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Josh Marshall

Josh Marshall is editor and publisher of TalkingPointsMemo.com.

Articles by Josh

Is Fainthearted Faction member Rep. Gene Taylor going to follow Rep. Adam Smith out of the Faction?

I exchanged emails today with a staffer in Rep. Taylor's office. And that's the impression I got.

First, the staffer told me that for Taylor, a vote against the Filner Amendment was not a vote for privatization.

"Mr. Taylor does believe that the annual Social Security surpluses should be invested in real assets rather than Treasury IOUs that enable more deficit spending," the staffer told me, "but he does not support investment in the stock market. In fact, he was one of only two Democrats who voted against the Railroad Retirement reform bill that passed on July 31, 2001, because he did not buy the argument that the system could reduce the amounts paid in by the railroads and increase the fund assets by investing in the stock market."

(I have to confess that I was immediately out of my league when we got to talking about the Railroad Retirement reform bill. But let's just keep that between you and me.)

Apparently Rep. Taylor is overseas this week on Armed Service Committee business. But the staffer told me that Taylor's office would likely be posting a statement on their website about the president's Social Security phase-out plan in the near future.

From the San Mateo County Times: "University of California, Berkeley, law student Chris Busselle, his wife and his longtime friend didn't realize they were catching a tiger by the tail when they brainstormed ways to keep Democratic morale and activism high after President Bush was re-elected and Republican Congressional majorities widened. They decided to start a Web site, www.thinkblue2008.com, on which they would sell blue rubber bracelets — like the popular yellow "Livestrong" bands hawked by cycling champion Lance Armstrong's foundation for cancer patients — bearing the next presidential election's date and an admonition to 'Think Blue.'"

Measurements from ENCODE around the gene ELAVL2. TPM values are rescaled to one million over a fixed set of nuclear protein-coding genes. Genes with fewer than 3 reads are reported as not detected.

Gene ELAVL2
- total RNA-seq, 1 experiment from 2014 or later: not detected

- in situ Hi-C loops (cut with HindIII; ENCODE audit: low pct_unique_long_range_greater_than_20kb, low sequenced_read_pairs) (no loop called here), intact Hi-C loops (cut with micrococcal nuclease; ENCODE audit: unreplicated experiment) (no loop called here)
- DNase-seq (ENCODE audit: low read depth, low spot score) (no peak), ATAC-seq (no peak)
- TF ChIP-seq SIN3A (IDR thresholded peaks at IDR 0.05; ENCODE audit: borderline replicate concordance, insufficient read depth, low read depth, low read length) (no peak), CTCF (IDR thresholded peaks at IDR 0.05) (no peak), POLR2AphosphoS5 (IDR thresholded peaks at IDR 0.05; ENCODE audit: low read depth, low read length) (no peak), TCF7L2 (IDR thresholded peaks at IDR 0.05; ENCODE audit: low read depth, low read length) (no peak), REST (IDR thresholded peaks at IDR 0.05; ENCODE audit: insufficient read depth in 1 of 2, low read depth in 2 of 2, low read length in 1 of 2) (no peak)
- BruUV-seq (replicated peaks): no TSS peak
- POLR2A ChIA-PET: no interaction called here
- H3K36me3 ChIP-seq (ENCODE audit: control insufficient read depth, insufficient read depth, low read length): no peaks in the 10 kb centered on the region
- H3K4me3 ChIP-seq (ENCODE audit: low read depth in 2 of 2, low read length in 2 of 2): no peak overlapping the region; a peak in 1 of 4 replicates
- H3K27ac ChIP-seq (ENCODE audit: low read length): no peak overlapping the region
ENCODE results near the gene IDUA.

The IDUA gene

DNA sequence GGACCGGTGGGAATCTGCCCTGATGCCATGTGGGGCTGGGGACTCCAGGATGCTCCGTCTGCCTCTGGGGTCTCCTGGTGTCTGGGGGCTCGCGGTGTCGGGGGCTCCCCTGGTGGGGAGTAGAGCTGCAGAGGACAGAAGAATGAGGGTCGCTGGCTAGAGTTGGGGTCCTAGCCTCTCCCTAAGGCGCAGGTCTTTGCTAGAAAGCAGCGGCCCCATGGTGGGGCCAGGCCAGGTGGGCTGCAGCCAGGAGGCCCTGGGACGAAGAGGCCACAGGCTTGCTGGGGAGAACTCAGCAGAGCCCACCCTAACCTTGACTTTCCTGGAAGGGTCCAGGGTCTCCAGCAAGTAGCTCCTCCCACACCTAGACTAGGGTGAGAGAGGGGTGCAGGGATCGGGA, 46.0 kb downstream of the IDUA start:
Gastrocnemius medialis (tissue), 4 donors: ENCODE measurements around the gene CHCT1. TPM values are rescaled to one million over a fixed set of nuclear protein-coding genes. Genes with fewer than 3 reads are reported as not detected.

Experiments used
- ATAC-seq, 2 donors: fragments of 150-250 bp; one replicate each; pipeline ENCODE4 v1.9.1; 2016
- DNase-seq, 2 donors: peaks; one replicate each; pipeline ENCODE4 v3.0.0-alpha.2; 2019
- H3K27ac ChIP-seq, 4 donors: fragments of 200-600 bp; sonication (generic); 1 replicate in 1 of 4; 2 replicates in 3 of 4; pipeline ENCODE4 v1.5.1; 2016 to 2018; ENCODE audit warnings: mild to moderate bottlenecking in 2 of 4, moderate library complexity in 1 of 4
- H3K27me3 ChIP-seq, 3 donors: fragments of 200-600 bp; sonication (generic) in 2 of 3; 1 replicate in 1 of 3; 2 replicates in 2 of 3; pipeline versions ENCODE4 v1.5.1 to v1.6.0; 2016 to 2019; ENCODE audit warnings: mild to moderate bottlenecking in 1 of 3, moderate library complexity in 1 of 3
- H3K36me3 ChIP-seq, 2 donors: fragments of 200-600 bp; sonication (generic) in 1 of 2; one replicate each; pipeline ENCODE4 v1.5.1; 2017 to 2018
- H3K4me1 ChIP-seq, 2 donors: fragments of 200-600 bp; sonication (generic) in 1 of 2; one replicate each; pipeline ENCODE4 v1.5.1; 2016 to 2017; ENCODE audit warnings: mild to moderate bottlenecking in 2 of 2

Two perspectives <$NoAd$> ...

"Young workers who elect personal accounts can expect to receive a far higher rate of return on their money than the current system could ever afford to pay them."

Vice President Dick Cheney
Catholic University of America
January 13th, 2005

"Calculations of the median voter’s return from “investing” in Social Security suggest that for a majority of voters the U.S. Social Security system provides higher ex-post, or actual, returns than alternative assets."

Vincenzo Galasso
Social Security Bulletin
(The quarterly research journal
of the Social Security Administration)
Vol. 64 • No. 2 • 2001/2002




[A note of thanks to TPM reader BK.]

Is it troubling at all that this paragraph, the third in a piece tomorrow's Post, appears to be the White House's own description of how they'll sell their Social Security <$NoAd$> phase-out plan?

The campaign will use Bush's campaign-honed techniques of mass repetition, never deviating from the script and using the politics of fear to build support -- contending that a Social Security financial crisis is imminent when even Republican figures show it is decades away.


Hmmm.

Sen. Wayne Allard of Colorado has an interesting approach to the Social Security and the Trust Fund.

He says that the US government will simply go into default and never <$NoAd$> pay the money back.

You'd think that would make some news.

From today's Greeley Tribune ...

"I believe we have a problem with Social Security that will emerge in 2018," he said. "At that point in time, Social Security pay out will be more than what is in the fund put in by working people or employers."

Allard said there are no reserves in Social Security because what is there is automatically transferred into the general fund, leaving a debt of $28 trillion. But he doesn't believe the money will ever be repaid to the fund.

"The money is spent," he said. "I don't believe in my own opinion we'll be able to raise the funds to pay it back."